Hubert Le Blon was born in Boulogne-Billancourt, a suburb
west of Paris, on March 21st, 1874. He had engineering education and
between 1898 and 1900 built "voiturettes" together with his
brother under the name "Le Blon Frères", also sold as
"Lynx" in Britain. Le Blon developed a successful carburettor
for alcohol engines which was used in lightweight racing cars and
thereby came in contact with Léon Serpollet, who built steam-powered
In 1902 - 1907 Le Blon participated in many automobile races for Gardner-Serpollet, Hotchkiss, Panhard, Isotta-Fraschini, Thomas and De Luca-Daimler, winning the hill climbs of Côte de Gaillon in 1902 and Namur-Citadelles in 1904. His wife Motann Le Blon often accompanied him as a riding mechanic, but she also drove racing cars herself and actually beat her husband in a 500-metre competition at Deauville in 1903. His last automobile race was the July 1907 French Grand Prix, where he was severly injured and had to go through several months of convalescence.
In 1908, after recovering, he turned to aviation and became a pupil of Léon Delagrange, making his first flight in a Blériot XI on September 18th, 1909. His first competitive event was the 1909 Spa meeting less than two weeks later, where he made the longest non-stop flight. This was followed by the Doncaster meeting, where he gained many fans by his fearless flying in windy conditions and by a miraculous crash where he managed to avoid coming down in the middle of a spectator area.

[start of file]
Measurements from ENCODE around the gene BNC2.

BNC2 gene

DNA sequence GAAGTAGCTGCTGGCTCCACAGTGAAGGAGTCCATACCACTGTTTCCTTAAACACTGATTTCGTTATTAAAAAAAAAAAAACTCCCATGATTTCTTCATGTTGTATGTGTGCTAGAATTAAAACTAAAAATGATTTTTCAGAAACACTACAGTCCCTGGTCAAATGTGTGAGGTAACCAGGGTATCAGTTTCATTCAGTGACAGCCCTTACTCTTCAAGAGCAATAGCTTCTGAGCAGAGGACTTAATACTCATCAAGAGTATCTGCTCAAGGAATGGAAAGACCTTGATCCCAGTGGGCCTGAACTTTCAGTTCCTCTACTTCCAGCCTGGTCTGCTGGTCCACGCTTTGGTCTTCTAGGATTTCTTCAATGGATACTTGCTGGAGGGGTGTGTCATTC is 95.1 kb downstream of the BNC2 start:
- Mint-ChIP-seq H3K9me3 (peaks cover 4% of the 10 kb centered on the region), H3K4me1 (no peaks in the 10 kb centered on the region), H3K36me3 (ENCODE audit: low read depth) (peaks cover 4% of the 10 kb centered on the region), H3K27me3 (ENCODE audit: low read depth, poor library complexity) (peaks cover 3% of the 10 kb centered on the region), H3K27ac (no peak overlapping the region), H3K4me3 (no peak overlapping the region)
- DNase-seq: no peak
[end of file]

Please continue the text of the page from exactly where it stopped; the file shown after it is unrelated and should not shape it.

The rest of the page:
In early 1910 the Humber Ltd of Coventry displayed a monoplane designed by Le Blon at the London Olympia aviation exhibition. It was quite an inventive plane, with a slim tubular monocoque fuselage on which the pilot sat astride, but the development apparently led nowhere.
Le Blon competed on his own in the February 1910 Heliopolis meeting, having taken over Delagrange's machines after his death five weeks earlier. He made the third longest flight of the meeting and set an official 5-kilometre speed record.
From March 27th, 1910 Le Blon made a series of flights at the Ondarreta beach in San Sebastián in northern Spain. On March 29th he ditched in the water, but was saved. He was not as lucky on April 2nd. After a short flight over the sea his machine developed engine problems and as he turned back towards the beach a rigging wire broke and a wing collapsed. The plane crashed inverted from relatively low altitude, trapping the pilot below the surface. It happened close to the shore, but before help could arrive Le Blon was dead. He had also been injured by the crash, but it was declared that the cause of death was drowning. He was the fifth pilot to lose his life in an airplane accident.
Le Blon qualified for French pilot's licence (No. 52) on March 8th, 1910.
Hubert Le Blon participated in the following air race meetings: